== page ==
A leading rural policymaker yesterday defended China's rapid expansion in agricultural investment overseas, arguing it is about more than just acquiring land. To meet future domestic demand, China is trying to boost agricultural investments abroad, such as by establishing food-processing factories and helping build infrastructure in grain-exporting countries. But there have been accusations that China's leasing of land overseas is a form of neo-colonialism, especially in Africa. At a press conference yesterday, Chen Xiwen, deputy head of the Central Rural Work Leading Group under the State Council, said that China helping agriculturally underdeveloped countries to reach their farming potential was good not only for China's food-supply needs, but also the world's. He said that as more Chinese agricultural firms have started farming overseas, they are also being encouraged to provide technical and financial support to local farmers, while helping improve infrastructure. But Chen said that, judging from its total grain output and current population, China is secure in its food needs. "The more than 570 million tonnes of grain [produced by China last year] accounted for about 22 per cent of the world's total output, and China's population last year accounted for 19 per cent of the world's," he said. However, despite the government's ongoing commitment to research into genetically modified crops, Chen said China will not produce genetically modified crops this year, as the government has not yet approved large-scale commercialisation. He also ruled out any major changes in agricultural trading policies this year, saying China will continue with moderate imports and exports based on gaps in the domestic market. Although the government imported grain last year, Chen said there was no shortage of corn. Some southern parts of the country imported corn from abroad because it cost less than hauling it from major production areas in the far northeast. He also said China has been exporting a large amount of corn by-products. In response to concerns about a gradual reduction in China's arable land, he said the country is still expected to retain more than 120 million hectares of farmland - a level that central authorities have vowed since 2006 not to dip below, to ensure sufficient food production.

Hong Kong*:  Feb 4 2012 Share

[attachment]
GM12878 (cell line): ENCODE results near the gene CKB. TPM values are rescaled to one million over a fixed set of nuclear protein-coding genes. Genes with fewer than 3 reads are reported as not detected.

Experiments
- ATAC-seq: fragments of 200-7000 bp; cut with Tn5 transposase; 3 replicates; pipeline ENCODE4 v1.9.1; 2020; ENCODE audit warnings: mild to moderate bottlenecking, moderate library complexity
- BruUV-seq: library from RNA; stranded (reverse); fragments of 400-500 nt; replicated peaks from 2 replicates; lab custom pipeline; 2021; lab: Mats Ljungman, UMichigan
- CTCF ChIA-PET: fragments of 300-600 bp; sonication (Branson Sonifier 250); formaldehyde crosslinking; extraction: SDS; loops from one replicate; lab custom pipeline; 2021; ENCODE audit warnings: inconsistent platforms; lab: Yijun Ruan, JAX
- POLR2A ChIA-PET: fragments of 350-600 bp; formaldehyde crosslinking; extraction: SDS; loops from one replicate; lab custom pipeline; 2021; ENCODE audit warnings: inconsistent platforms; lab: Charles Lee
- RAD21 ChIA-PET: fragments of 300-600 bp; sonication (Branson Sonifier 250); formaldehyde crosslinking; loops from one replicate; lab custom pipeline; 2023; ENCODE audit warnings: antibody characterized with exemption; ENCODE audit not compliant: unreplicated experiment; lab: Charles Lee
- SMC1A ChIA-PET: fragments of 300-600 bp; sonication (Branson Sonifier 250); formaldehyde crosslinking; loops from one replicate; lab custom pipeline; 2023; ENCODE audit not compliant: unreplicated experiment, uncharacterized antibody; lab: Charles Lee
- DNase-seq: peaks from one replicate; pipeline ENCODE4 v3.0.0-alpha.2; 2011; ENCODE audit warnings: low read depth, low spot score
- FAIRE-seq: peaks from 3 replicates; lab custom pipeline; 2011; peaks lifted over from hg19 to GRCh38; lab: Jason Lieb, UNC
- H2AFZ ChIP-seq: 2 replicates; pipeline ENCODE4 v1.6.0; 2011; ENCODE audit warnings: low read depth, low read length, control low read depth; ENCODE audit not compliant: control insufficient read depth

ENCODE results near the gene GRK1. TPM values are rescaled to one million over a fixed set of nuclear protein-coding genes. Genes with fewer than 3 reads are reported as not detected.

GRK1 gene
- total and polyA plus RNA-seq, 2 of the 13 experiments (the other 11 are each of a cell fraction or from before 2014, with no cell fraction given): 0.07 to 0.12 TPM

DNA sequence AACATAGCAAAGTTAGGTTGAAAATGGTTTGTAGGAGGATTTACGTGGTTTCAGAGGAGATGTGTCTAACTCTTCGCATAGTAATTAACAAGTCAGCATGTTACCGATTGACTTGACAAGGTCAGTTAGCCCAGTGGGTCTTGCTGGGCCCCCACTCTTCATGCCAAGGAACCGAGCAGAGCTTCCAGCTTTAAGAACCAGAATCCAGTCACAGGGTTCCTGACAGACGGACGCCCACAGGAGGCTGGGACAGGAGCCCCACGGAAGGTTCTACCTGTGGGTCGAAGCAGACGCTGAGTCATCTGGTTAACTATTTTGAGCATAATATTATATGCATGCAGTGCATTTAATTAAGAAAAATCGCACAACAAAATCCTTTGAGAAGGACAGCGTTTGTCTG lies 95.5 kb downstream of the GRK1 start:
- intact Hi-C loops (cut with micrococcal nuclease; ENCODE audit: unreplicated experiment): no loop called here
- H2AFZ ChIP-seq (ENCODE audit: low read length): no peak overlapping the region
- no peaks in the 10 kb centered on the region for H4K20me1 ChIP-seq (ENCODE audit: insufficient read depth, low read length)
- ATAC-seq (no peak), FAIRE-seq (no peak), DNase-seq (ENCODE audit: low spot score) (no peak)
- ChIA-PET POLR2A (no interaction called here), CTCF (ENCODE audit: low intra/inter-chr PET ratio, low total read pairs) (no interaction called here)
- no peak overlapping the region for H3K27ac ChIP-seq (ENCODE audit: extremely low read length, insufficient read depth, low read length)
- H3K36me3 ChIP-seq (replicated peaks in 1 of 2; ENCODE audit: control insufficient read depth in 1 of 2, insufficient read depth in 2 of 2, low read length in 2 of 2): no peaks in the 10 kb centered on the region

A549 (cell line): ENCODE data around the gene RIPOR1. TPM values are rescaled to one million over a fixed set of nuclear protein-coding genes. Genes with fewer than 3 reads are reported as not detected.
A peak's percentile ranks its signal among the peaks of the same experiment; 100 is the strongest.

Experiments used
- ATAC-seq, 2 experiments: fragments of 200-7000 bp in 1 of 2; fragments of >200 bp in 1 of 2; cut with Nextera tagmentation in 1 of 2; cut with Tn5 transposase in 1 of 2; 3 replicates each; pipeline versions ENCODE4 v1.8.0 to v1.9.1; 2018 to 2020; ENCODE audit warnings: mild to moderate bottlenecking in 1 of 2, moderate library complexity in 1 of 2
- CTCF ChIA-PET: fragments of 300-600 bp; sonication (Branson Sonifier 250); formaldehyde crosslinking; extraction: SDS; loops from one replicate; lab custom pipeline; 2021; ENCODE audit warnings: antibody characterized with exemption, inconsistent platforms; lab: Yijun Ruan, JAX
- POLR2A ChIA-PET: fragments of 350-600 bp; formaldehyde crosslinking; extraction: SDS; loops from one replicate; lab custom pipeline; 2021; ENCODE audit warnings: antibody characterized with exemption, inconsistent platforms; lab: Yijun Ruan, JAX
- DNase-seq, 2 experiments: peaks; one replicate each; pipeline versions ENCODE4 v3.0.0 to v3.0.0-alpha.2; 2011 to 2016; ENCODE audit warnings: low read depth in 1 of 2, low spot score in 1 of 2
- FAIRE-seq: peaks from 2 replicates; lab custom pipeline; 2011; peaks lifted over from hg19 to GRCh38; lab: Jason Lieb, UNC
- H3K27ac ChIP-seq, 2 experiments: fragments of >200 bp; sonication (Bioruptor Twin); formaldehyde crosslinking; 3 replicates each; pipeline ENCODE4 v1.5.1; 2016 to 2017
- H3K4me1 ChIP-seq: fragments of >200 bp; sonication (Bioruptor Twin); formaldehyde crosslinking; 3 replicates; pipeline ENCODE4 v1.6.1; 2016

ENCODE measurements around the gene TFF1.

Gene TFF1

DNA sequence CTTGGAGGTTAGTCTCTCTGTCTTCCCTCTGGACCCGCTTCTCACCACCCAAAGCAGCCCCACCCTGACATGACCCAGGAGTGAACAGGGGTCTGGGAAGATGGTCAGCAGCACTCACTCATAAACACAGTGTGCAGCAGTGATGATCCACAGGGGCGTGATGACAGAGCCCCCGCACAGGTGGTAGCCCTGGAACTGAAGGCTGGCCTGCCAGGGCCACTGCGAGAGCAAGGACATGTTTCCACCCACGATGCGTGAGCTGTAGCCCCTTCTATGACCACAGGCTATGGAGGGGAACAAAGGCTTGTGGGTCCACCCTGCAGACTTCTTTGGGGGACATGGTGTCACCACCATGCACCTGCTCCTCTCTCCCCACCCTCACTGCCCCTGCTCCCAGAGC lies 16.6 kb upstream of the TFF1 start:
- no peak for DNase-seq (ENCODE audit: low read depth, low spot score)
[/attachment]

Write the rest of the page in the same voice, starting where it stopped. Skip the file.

An Esprit store in New York gives an indication of the company's situation. Its business in North America are running significant losses. Esprit Holdings (SEHK: 0330), the Hong Kong-listed fashion retailer struggling to recover from an earnings slump, may close all its stores in North America, if it fails to find a buyer or licence partner for the unprofitable business. The company, which was founded by Susie and Doug Tompkins in San Francisco in 1968, said it "intends to focus on finding one or more licence partners to maintain and reinvigorate the presence of the Esprit brand." However it will have to close all stores in North America if no one is interested in taking them over, a spokesman of the company said in an emailed statement yesterday. Esprit's US and Canadian subsidiaries haven't decided on whether to file for Chapter 11 (or equivalent Canadian) proceedings, he added. Esprit currently operates around 90 stores in Canada and the United States, among its 1,100-plus stores worldwide. "We are not surprised they have found it difficult to find a buyer for the stores as the US retail market remains in a difficult position," said Aaron Fischer, head of consumer and gaming research at CLSA. The company made provision for the possible store closures in its annual report for the year to last June, estimating the divestment cost in North America would total around HK$1.268 billion. Esprit's business in North America has been in the red since it acquired trademark rights in the US and the Caribbean Islands in 2002. Its retail operation in the region recorded an earning before interest and tax loss of HK$308 million for the year to last June. Its poor performance in this market was also one of the reasons that the company's net profit plunged by 98 per cent to HK$79 million last financial year. It has also been troubled by sluggish demand from European markets, which account for nearly 80 per cent of its revenue. Esprit said earlier that it had three options when divesting from North America. It would prefer to sell out or find license partners. Otherwise it will close the stores there. The retailer has been investing significantly in the hope of turning the business around, improving its designs to revive earnings in Europe while doubling sales in China. Chief executive Van der Vis is setting up design teams in Paris and China and has hired managers and designers from Adidas, Puma and Hennes & Mauritz. Esprit shares, which lost 73 per cent last year, have risen 17 per cent this year, better than the benchmark Hang Seng Index's 11 per cent gain. Its share price rose 1.05 per cent to close at HK$11.56 yesterday. Gabriel Chan, an analyst at Credit Suisse, said the European business would still represent the major challenge for the company as it seeks to recover its image and profit. "Esprit has many franchise stores in Europe," said Chan. "Many of the franchisees would be reluctant to follow the company's transformation, which require extra cost."